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Tigers’ tunes travel

7 November 2012 By Laura Dell, Contributing Writer No Comments

Junior Quinn Hanlon grew up singing and was a member of an a cappella group in high school. After arriving at college, she said she missed music, which prompted her to start an a cappella group Tiger Tones as a way to venture back into the world of singing.

“I’ve been singing forever, I grew up singing,” Hanlon, president of the Tiger Tones said. “When I came to Towson there was only one a cappella group and I went into a really sad state when I wasn’t singing, I had to start it. I had to, I missed singing so much.”

Two years later, the group has performed at multiple venues and traveled mostly recently to Temple University for a cappella concert “Acapocalypse” Saturday, Nov. 3.

To perform at “Acapocalypse” was a huge success for the group, she said. They performed a cappella renditions of Adele’s “Rolling in the Deep,” Sara Bareilles’s “Kaleidoscope Heart,” Ellie Goulding’s “Lights,” and fun.’s “We Are Young.”

Tiger Tones boasts 22 members, which is quite large for an a cappella group, Joy Hugo, a member of the group, said. Despite its large size, Tiger Tones has become a family for its members, Hanlon said.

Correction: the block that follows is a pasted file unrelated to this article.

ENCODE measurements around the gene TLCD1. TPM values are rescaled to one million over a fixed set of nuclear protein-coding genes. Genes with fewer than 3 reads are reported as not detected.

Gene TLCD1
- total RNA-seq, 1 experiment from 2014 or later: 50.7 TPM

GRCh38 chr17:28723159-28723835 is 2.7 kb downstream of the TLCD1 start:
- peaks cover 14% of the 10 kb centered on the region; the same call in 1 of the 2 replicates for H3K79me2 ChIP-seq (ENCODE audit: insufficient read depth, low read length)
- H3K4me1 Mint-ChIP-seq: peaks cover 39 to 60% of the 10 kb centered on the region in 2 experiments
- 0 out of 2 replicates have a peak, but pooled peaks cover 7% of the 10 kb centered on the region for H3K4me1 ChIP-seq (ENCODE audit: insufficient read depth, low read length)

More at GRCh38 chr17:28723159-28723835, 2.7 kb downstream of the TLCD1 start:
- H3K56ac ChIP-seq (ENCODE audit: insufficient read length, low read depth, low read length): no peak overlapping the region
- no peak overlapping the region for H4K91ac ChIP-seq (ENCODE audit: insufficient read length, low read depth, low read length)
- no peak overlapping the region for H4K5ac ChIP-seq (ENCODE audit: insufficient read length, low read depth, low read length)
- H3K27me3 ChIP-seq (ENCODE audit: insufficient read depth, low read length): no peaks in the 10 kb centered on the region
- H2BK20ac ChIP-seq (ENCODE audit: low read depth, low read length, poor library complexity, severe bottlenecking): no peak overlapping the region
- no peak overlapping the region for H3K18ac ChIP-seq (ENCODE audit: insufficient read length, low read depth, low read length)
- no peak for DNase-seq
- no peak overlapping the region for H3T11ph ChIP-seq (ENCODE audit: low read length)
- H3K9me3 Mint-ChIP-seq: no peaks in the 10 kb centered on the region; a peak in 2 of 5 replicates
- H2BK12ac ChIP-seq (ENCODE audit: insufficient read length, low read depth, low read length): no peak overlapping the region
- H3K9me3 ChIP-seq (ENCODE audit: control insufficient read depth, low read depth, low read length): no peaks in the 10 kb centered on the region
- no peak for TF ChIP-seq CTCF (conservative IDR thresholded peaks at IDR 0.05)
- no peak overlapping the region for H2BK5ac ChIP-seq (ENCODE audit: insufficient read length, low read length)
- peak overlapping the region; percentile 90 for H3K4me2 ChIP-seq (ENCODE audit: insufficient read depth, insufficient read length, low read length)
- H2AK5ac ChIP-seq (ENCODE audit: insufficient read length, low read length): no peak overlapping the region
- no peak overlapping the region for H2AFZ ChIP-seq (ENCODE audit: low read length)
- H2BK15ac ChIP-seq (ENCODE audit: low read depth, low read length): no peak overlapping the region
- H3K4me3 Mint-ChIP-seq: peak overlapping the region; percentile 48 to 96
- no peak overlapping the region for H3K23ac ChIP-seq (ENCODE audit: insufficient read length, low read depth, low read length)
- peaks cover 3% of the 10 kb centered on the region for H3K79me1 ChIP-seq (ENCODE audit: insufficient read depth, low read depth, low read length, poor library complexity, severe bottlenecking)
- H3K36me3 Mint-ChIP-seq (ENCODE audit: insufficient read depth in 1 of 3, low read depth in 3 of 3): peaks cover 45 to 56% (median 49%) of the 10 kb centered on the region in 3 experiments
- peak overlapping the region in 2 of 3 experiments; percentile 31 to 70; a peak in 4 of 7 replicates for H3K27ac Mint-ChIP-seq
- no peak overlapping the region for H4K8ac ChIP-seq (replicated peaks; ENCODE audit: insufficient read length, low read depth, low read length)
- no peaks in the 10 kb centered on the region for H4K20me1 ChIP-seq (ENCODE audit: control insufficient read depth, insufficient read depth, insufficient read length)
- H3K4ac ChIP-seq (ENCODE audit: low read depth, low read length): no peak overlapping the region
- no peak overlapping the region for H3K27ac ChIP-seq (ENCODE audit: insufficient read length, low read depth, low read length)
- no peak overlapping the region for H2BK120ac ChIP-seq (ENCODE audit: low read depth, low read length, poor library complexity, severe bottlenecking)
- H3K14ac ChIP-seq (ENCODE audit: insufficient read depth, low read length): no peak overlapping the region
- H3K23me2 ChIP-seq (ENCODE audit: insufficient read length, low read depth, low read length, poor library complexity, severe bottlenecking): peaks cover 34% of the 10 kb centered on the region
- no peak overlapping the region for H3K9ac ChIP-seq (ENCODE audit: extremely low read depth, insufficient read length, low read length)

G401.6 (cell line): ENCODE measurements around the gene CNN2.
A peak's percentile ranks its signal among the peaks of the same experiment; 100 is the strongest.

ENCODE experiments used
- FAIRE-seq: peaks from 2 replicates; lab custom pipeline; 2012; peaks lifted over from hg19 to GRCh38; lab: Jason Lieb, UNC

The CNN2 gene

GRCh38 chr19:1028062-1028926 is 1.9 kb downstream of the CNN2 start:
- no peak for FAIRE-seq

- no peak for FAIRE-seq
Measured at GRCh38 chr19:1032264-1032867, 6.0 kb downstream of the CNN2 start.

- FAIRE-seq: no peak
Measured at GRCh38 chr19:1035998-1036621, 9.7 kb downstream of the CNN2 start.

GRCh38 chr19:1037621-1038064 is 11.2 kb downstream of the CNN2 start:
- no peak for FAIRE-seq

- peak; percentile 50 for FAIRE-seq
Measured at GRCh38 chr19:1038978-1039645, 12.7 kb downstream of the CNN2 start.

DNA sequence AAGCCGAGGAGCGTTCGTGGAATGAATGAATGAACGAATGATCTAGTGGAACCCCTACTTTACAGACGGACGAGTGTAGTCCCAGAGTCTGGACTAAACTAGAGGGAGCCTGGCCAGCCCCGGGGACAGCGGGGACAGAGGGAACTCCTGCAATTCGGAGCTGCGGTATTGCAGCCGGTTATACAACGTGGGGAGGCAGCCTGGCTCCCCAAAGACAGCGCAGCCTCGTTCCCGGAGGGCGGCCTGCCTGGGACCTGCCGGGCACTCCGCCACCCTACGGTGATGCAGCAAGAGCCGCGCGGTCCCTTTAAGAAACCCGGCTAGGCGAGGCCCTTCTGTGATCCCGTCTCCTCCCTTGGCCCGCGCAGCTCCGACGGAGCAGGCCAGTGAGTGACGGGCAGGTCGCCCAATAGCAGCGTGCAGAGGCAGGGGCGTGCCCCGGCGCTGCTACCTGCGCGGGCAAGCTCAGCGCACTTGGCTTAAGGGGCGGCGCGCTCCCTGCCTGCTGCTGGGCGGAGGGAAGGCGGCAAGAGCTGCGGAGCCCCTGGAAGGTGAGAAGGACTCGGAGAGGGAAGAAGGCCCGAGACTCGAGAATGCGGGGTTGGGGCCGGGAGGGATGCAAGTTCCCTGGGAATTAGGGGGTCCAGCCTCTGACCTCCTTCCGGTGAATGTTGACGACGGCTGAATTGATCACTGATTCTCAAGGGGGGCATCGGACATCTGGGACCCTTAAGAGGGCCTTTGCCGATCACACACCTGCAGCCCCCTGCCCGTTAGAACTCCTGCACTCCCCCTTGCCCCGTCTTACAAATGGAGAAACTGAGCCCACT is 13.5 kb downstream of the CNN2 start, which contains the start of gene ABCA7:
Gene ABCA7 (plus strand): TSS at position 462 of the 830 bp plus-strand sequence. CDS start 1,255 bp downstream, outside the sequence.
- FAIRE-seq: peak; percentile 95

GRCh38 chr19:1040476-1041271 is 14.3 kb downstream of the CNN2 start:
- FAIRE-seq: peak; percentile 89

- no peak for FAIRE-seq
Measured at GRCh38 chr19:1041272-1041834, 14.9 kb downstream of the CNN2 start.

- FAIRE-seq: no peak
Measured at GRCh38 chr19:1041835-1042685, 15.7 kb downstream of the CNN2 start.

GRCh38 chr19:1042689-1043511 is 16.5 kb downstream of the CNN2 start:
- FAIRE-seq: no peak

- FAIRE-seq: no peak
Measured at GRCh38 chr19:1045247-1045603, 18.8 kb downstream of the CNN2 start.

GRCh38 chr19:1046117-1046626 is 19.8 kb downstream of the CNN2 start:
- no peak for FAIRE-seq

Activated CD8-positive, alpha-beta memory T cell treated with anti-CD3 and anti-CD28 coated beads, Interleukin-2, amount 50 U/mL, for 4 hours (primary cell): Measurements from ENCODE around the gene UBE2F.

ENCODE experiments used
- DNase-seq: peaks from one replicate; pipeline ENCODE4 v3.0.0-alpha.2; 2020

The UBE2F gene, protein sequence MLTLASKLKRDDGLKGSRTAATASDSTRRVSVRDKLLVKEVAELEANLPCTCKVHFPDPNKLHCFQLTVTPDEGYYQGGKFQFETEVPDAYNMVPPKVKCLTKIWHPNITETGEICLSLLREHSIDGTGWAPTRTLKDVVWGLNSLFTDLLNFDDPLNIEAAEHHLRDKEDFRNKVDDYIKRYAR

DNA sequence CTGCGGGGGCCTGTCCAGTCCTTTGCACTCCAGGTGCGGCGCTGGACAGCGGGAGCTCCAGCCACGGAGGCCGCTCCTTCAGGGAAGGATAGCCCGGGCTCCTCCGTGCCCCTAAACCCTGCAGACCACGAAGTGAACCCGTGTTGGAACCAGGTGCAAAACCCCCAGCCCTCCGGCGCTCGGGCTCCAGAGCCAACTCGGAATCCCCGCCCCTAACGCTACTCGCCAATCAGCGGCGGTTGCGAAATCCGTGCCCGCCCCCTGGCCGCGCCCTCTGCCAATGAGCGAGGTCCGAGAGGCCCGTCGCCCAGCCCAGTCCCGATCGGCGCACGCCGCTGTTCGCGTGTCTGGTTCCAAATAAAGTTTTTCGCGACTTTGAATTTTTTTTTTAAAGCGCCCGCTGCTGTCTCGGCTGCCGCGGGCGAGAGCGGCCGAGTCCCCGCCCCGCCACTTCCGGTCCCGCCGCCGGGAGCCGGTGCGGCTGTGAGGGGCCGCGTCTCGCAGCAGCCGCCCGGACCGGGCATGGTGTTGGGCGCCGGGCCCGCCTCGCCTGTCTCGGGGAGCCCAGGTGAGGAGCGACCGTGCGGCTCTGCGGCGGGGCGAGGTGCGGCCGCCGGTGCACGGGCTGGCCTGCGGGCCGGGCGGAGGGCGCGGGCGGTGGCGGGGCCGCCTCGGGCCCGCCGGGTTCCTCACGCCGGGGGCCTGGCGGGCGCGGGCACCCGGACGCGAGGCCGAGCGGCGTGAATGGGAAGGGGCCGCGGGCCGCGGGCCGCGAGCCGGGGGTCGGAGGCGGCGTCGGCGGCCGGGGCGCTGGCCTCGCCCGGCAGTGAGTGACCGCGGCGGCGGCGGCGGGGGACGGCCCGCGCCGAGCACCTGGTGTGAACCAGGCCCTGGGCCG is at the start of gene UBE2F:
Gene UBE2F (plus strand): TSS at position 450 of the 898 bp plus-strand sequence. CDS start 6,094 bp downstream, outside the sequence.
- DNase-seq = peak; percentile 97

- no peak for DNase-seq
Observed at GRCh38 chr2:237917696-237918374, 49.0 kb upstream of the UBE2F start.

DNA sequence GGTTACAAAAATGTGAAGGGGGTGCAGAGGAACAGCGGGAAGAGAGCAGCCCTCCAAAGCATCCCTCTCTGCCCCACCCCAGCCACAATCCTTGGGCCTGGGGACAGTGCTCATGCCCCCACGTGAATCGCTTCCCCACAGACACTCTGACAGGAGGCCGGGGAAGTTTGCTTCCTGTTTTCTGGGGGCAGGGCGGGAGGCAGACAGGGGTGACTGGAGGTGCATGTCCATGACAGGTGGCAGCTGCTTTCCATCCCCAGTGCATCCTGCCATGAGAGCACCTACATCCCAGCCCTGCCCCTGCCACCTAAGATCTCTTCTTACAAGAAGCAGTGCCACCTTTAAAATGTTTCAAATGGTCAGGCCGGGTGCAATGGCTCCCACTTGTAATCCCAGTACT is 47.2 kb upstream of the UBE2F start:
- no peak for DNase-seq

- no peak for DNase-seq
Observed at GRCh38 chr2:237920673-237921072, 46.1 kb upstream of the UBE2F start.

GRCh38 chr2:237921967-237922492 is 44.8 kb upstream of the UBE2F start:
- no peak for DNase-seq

“It’s completely changed my college experience,” she said. “I absolutely love Towson and I think one of the reasons is because of the a cappella group. I’ve made my closest friends in the group.”

In addition to singers, they have three beat boxers, who are new to the group this year. Hugo recognizes the beat boxers for their important contribution to the sounds produced in Tiger Tones.

“Since the beat boxers have been added, it’s been a more fun atmosphere. We’re all more comfortable performing than we were last year,” Hugo said.

For many members of the group, Tiger Tones is their first experience with a cappella. Mary Saba Tehran, the organizations treasurer and “go-to girl,” according to Hanlon, had never sang a cappella before coming to Towson.

But like Hanlon, junior Saba Tehran has been singing for as long as she can remember.

“I’ve always sang, too, from elementary school on, but it’s always been in a straight choir or a show choir,” Saba Tehran said. “I really like it, I’m glad I joined.”

Saba Tehran and Hanlon said they believe in the therapeutic qualities of music, and regard Tiger Tones rehearsals as an escape from the stresses of an academic environment.

“Everyone in the group loves music and everyone is there for a specific reason so music is definitely a stress reliever,” Hanlon said. “It’s what I look forward to every week. It’s what makes me happy.”

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